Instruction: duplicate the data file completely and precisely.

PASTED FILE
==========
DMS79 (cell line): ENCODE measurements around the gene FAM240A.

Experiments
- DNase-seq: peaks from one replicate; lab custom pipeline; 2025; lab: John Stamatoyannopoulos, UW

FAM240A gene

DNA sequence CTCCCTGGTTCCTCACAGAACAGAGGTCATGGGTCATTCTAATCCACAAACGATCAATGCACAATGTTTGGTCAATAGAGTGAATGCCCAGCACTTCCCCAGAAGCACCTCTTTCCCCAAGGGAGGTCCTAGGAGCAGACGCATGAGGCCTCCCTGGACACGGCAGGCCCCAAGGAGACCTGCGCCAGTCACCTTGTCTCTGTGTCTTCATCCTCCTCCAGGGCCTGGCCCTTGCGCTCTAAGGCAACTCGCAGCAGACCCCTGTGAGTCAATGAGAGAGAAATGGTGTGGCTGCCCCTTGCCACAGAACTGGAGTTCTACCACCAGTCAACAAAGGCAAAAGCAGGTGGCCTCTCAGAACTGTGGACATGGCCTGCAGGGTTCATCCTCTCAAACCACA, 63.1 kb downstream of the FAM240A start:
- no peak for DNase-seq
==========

DMS79 (cell line): ENCODE measurements around the gene FAM240A.

Experiments
- DNase-seq: peaks from one replicate; lab custom pipeline; 2025; lab: John Stamatoyannopoulos, UW

FAM240A gene

DNA sequence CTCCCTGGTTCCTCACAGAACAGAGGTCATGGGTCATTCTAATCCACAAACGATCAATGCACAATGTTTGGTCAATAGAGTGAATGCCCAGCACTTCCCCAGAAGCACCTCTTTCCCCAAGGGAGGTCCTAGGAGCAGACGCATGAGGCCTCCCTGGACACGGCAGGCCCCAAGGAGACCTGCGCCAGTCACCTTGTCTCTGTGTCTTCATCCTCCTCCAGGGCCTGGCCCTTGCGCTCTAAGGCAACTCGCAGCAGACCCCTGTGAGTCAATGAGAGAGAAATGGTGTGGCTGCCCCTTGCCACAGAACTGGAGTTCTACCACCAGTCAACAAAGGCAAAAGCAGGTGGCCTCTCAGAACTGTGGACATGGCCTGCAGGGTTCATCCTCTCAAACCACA, 63.1 kb downstream of the FAM240A start:
- no peak for DNase-seq